She was a strong woman who rose above the clatter and was able to speak for herself in a man's world. It's tragic that her life was cut short in such a dramatic way.
Another would be Toni Morrison because I adore her writing. She's another strong woman and I'd love a couple of hours to get to know her.
I'd also have Judy Garland. I was obsessed with her when I was younger. I watched all of her movies and memorised all of her songs, then I pretended to be her in front of a mirror.
I'd love to find out more about the woman behind the Hollywood portrayal and maybe have a singsong with her.
Q. The best piece of advice you ever received?
A. You can't change people, but you can change your reaction to them. I often fail to take this advice, but God loves a trier.
Q. The unlikely interest or hobby that you love?
A. My new year's resolution is to take up tap dancing again. I did ballet and tap when I was younger and then gave it all up because it wasn't 'cool', so I'm determined to get my dancing shoes on in 2020.
Q. The poem that touches your heart?
A. Anything by Gerard Manley Hopkins, the master of onomatopoeia.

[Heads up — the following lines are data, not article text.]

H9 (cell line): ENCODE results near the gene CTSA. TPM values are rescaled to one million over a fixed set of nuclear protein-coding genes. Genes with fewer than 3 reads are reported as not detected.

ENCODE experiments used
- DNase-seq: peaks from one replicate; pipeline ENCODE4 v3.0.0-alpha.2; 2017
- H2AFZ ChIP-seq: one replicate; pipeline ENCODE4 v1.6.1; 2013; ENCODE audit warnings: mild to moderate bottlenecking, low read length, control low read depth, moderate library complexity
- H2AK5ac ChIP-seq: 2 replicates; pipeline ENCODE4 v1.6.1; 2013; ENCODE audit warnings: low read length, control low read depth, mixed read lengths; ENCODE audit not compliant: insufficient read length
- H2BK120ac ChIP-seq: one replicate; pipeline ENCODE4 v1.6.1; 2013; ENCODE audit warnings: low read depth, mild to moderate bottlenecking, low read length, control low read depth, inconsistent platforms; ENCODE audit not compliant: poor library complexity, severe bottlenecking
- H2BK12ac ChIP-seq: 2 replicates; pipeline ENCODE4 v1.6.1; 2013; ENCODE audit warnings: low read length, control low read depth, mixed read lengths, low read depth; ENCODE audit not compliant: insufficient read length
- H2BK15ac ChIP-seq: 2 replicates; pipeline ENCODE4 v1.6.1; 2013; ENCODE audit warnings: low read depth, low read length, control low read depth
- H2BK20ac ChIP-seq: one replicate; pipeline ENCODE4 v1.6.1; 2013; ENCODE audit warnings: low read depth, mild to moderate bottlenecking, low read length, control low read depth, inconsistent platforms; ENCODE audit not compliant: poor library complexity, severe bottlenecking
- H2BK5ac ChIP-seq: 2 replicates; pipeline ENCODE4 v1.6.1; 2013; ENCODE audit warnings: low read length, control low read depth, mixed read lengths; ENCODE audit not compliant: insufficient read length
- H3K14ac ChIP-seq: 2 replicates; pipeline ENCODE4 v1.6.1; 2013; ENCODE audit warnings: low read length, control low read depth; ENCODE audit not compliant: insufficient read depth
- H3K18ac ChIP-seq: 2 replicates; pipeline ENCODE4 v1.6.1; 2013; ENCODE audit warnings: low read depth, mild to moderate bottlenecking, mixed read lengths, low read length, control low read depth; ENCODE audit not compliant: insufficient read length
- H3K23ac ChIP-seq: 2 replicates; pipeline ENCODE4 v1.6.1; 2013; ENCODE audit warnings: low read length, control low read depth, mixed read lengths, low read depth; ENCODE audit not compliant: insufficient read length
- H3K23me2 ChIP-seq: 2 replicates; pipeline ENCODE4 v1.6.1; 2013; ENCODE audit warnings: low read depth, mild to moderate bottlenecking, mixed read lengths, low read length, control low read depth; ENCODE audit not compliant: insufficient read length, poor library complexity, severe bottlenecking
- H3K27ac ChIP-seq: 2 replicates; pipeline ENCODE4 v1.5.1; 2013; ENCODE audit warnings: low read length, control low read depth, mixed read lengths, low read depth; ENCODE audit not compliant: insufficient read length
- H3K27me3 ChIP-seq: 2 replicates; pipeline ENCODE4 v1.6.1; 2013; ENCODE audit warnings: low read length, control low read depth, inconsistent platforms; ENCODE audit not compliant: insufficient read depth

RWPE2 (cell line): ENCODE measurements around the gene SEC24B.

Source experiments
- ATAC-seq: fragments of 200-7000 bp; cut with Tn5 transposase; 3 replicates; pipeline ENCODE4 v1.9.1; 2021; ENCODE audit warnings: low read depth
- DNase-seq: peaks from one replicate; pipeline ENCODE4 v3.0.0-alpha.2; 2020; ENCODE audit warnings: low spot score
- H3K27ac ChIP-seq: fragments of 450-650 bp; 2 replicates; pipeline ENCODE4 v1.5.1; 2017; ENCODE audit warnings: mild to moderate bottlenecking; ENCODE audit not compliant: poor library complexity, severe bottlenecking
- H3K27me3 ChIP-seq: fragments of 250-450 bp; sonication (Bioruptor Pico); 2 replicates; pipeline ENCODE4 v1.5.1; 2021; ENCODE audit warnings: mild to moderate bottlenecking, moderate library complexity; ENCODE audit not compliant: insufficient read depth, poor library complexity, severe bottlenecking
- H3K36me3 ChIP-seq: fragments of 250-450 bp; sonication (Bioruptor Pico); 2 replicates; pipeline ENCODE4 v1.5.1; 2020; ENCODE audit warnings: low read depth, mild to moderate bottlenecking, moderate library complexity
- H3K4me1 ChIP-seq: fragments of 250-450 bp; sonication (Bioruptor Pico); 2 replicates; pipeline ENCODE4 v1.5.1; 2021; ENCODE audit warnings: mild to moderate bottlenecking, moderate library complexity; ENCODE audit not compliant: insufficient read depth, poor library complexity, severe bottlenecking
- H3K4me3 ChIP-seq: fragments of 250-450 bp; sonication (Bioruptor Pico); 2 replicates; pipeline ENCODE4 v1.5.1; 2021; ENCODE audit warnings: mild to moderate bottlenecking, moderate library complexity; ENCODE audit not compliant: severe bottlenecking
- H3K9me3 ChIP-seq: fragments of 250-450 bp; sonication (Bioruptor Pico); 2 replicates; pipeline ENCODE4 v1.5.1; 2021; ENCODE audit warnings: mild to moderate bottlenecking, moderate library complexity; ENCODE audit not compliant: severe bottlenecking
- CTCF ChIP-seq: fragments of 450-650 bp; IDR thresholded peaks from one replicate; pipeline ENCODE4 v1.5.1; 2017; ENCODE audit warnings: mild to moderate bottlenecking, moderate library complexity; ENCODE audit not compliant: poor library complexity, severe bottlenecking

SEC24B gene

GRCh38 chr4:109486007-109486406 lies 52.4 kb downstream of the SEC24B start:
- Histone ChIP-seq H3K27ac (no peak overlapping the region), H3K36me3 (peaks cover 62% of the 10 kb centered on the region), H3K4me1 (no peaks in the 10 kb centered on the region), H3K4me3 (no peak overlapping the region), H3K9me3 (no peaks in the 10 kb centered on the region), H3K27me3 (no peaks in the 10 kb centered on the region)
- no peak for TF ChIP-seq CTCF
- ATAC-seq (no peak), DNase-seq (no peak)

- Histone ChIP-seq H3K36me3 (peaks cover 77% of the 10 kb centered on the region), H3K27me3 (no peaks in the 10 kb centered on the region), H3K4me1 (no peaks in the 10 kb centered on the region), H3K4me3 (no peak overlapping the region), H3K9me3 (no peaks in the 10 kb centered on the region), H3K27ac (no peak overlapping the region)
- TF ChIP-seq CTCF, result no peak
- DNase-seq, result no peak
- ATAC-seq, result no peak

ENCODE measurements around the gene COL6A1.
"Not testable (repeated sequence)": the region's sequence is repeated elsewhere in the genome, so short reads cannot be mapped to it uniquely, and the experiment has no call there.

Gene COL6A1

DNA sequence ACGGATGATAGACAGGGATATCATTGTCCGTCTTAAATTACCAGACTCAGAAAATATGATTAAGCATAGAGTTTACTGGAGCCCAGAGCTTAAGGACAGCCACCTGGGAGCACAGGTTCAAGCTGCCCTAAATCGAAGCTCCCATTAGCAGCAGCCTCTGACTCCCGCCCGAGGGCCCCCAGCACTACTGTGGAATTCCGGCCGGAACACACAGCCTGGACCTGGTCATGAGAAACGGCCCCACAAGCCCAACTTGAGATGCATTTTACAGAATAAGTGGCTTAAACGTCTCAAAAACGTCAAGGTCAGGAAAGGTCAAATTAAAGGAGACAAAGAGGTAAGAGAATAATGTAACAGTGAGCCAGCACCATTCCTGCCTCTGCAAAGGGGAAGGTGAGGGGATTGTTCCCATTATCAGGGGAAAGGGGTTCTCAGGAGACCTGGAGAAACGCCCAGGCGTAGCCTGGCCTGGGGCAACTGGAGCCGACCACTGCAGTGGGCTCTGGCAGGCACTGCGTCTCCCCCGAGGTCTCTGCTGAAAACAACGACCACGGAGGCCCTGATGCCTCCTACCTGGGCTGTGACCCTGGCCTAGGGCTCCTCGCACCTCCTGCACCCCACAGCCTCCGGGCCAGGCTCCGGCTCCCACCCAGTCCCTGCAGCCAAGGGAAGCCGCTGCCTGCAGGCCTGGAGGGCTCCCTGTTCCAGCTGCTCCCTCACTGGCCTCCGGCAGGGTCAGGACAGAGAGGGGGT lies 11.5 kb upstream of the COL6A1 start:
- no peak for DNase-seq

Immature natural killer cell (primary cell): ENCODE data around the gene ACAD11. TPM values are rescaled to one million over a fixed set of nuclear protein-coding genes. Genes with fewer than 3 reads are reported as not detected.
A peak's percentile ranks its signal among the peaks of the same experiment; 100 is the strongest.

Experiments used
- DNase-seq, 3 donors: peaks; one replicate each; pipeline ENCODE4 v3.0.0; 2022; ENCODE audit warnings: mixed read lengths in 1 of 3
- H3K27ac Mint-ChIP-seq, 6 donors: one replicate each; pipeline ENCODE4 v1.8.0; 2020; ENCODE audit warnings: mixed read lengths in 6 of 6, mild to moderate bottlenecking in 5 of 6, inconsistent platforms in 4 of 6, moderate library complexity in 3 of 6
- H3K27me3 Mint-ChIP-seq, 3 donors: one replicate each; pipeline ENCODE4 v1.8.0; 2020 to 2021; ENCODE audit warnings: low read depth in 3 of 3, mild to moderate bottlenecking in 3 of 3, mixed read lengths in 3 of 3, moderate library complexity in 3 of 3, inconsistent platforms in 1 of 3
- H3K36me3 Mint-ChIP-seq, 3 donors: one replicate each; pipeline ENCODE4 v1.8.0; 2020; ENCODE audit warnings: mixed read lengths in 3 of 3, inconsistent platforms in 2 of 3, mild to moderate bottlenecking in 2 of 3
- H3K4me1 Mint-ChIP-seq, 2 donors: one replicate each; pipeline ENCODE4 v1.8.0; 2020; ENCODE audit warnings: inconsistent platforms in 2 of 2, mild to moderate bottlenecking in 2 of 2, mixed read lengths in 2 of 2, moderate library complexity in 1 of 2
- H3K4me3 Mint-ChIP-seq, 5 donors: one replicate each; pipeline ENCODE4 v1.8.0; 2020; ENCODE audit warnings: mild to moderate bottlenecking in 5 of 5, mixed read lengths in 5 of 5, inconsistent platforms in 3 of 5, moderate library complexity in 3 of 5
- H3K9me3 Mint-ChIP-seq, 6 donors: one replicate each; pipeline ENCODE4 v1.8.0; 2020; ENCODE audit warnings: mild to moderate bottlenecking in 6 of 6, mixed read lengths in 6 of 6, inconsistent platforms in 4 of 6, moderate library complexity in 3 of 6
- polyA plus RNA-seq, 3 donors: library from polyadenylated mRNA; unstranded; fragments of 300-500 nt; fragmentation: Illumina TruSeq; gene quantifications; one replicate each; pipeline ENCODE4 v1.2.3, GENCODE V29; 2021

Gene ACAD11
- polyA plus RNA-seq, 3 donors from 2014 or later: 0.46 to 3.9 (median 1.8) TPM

Q. The happiest moments of your life?
A. When my two children were born. There's really no competition.
Q. And the saddest moment of your life?
A. Family illness or death in the family.
Q. The one event that made a difference in your life?
A. Attending a friend's wedding in 1998. I've known my husband since I was four years old, having met him in Primary One, but we went off to different schools when we were 11 years old.
I saw him sparingly over the intervening years. He went away to Scotland to university and, to be honest, I didn't particularly like him! He was the best man at this wedding and I spent most of the day and night avoiding him until I was forced into dancing with him. And the rest is history.
I wouldn't have my gorgeous children if it had not been for this event and I couldn't imagine life without them in it.
Q. What's the ambition that keeps driving you onwards?
A. Retirement and buying a house in the hills of Monchique in Portugal, far from the madding crowd.
Q. What's the philosophy you live by?
A. You only live once.
Q. How do you want to be remembered?
A. A straight talker, loyal friend and loving mother.
Nicola presents Farming Matters every Tuesday from 6pm to 7pm on BBC Radio Ulster